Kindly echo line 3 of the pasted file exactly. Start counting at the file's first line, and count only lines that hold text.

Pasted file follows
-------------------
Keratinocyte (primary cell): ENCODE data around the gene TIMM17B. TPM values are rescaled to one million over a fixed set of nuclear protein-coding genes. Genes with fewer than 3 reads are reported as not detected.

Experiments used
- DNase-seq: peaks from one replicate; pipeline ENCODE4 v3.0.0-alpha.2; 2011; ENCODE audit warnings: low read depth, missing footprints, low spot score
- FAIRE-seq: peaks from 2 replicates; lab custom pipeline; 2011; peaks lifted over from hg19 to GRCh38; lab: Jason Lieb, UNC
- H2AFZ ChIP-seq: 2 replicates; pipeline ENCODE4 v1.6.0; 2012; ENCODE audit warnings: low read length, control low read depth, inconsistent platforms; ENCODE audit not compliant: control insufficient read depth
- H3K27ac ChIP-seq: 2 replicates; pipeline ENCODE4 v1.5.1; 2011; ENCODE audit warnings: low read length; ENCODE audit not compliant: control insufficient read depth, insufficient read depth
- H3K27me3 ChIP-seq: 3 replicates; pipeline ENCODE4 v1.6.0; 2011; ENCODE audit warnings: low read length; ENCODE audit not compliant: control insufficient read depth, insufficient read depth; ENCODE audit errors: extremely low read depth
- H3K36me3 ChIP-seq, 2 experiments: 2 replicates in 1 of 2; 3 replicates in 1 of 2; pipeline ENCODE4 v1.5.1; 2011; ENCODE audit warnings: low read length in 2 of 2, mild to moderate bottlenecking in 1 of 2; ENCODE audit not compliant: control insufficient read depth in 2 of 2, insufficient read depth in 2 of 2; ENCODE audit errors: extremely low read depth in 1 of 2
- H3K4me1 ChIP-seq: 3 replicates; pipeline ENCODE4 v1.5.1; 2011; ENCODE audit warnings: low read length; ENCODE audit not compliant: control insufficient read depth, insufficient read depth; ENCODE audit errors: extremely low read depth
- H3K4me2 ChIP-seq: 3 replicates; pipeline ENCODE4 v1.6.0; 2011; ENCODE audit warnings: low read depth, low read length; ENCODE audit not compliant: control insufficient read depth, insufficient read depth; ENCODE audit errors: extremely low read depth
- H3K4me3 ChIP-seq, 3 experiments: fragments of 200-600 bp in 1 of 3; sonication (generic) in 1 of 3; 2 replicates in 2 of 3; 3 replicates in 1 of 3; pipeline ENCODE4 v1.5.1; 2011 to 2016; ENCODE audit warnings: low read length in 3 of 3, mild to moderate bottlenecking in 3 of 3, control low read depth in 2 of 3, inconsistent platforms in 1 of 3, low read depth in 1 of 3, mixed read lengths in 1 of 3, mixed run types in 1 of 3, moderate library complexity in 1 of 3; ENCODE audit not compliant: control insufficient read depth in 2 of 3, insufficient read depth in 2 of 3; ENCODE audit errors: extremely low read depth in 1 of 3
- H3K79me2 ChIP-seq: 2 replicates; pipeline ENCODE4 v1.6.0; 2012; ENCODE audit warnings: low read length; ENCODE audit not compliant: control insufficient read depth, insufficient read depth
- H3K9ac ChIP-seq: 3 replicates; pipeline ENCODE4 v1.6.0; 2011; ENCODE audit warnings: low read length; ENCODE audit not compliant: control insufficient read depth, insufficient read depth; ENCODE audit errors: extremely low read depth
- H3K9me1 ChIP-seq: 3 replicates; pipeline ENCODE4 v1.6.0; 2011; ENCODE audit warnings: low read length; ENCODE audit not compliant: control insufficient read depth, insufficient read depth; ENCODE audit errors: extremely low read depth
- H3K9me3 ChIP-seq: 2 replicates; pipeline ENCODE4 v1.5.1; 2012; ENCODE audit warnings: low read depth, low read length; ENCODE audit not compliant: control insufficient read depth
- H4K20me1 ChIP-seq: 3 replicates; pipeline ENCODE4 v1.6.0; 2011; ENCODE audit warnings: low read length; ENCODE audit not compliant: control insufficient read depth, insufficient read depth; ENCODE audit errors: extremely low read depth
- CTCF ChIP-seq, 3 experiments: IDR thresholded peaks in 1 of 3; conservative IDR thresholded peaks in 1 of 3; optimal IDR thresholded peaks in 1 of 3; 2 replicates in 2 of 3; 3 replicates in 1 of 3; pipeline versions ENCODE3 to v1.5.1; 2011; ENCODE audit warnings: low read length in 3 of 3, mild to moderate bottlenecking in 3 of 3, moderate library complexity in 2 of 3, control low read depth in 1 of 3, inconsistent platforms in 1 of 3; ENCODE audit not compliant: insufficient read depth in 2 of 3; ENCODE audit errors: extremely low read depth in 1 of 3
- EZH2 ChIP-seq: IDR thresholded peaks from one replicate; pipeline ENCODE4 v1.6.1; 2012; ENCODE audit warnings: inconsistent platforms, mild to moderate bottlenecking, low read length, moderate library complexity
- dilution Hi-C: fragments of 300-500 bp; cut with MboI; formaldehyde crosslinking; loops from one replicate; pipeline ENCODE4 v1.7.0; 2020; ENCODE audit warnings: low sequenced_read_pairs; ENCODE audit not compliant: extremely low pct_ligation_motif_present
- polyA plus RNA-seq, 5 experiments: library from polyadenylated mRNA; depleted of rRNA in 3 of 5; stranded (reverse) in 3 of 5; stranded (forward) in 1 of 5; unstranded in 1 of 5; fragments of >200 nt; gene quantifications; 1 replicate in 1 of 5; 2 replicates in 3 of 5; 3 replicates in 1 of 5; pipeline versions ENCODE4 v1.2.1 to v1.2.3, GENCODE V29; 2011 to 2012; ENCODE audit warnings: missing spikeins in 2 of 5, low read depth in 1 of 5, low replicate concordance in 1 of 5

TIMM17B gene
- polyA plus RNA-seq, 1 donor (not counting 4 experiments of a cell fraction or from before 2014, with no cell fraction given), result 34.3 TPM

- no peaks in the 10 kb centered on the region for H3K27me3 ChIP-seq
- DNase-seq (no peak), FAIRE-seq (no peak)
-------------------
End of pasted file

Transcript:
- DNase-seq: peaks from one replicate; pipeline ENCODE4 v3.0.0-alpha.2; 2011; ENCODE audit warnings: low read depth, missing footprints, low spot score